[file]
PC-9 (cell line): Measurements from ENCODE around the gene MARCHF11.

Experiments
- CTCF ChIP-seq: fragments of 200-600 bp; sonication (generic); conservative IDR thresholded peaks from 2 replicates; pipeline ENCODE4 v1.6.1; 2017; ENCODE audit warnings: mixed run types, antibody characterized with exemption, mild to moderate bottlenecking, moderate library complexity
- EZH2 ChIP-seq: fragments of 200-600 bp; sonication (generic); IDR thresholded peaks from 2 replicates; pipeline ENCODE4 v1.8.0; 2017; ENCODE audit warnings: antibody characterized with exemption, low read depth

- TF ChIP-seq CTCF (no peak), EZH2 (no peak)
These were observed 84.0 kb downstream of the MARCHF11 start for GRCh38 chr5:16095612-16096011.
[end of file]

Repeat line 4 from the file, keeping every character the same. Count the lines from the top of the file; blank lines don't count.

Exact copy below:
- EZH2 ChIP-seq: fragments of 200-600 bp; sonication (generic); IDR thresholded peaks from 2 replicates; pipeline ENCODE4 v1.8.0; 2017; ENCODE audit warnings: antibody characterized with exemption, low read depth